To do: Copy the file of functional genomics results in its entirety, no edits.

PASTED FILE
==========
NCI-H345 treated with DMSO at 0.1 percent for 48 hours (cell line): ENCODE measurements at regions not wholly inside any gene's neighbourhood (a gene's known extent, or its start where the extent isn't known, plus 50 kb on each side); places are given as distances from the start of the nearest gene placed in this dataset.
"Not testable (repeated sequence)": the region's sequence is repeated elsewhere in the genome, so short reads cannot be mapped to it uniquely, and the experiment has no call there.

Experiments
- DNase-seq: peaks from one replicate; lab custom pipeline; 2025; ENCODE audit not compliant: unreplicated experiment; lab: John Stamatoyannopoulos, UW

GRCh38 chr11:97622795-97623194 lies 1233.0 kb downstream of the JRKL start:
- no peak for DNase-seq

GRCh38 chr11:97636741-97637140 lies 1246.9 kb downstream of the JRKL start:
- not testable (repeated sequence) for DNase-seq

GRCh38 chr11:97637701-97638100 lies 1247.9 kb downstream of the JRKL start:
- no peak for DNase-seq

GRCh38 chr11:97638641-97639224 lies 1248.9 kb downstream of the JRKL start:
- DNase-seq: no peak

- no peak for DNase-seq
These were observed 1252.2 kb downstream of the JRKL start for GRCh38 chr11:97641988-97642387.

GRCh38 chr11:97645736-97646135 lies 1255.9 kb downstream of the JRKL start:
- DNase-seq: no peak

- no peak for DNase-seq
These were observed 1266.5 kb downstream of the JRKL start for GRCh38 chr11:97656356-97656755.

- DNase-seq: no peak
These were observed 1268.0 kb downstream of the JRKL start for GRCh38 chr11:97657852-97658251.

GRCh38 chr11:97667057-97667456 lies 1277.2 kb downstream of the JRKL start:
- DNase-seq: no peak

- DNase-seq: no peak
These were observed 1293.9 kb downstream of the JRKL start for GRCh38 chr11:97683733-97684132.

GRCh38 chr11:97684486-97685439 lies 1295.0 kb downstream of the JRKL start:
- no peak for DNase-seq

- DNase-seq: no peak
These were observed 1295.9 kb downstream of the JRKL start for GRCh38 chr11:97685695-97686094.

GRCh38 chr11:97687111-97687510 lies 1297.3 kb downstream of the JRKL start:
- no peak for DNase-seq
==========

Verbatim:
NCI-H345 treated with DMSO at 0.1 percent for 48 hours (cell line): ENCODE measurements at regions not wholly inside any gene's neighbourhood (a gene's known extent, or its start where the extent isn't known, plus 50 kb on each side); places are given as distances from the start of the nearest gene placed in this dataset.
"Not testable (repeated sequence)": the region's sequence is repeated elsewhere in the genome, so short reads cannot be mapped to it uniquely, and the experiment has no call there.

Experiments
- DNase-seq: peaks from one replicate; lab custom pipeline; 2025; ENCODE audit not compliant: unreplicated experiment; lab: John Stamatoyannopoulos, UW

GRCh38 chr11:97622795-97623194 lies 1233.0 kb downstream of the JRKL start:
- no peak for DNase-seq

GRCh38 chr11:97636741-97637140 lies 1246.9 kb downstream of the JRKL start:
- not testable (repeated sequence) for DNase-seq

GRCh38 chr11:97637701-97638100 lies 1247.9 kb downstream of the JRKL start:
- no peak for DNase-seq

GRCh38 chr11:97638641-97639224 lies 1248.9 kb downstream of the JRKL start:
- DNase-seq: no peak

- no peak for DNase-seq
These were observed 1252.2 kb downstream of the JRKL start for GRCh38 chr11:97641988-97642387.

GRCh38 chr11:97645736-97646135 lies 1255.9 kb downstream of the JRKL start:
- DNase-seq: no peak

- no peak for DNase-seq
These were observed 1266.5 kb downstream of the JRKL start for GRCh38 chr11:97656356-97656755.

- DNase-seq: no peak
These were observed 1268.0 kb downstream of the JRKL start for GRCh38 chr11:97657852-97658251.

GRCh38 chr11:97667057-97667456 lies 1277.2 kb downstream of the JRKL start:
- DNase-seq: no peak

- DNase-seq: no peak
These were observed 1293.9 kb downstream of the JRKL start for GRCh38 chr11:97683733-97684132.

GRCh38 chr11:97684486-97685439 lies 1295.0 kb downstream of the JRKL start:
- no peak for DNase-seq

- DNase-seq: no peak
These were observed 1295.9 kb downstream of the JRKL start for GRCh38 chr11:97685695-97686094.

GRCh38 chr11:97687111-97687510 lies 1297.3 kb downstream of the JRKL start:
- no peak for DNase-seq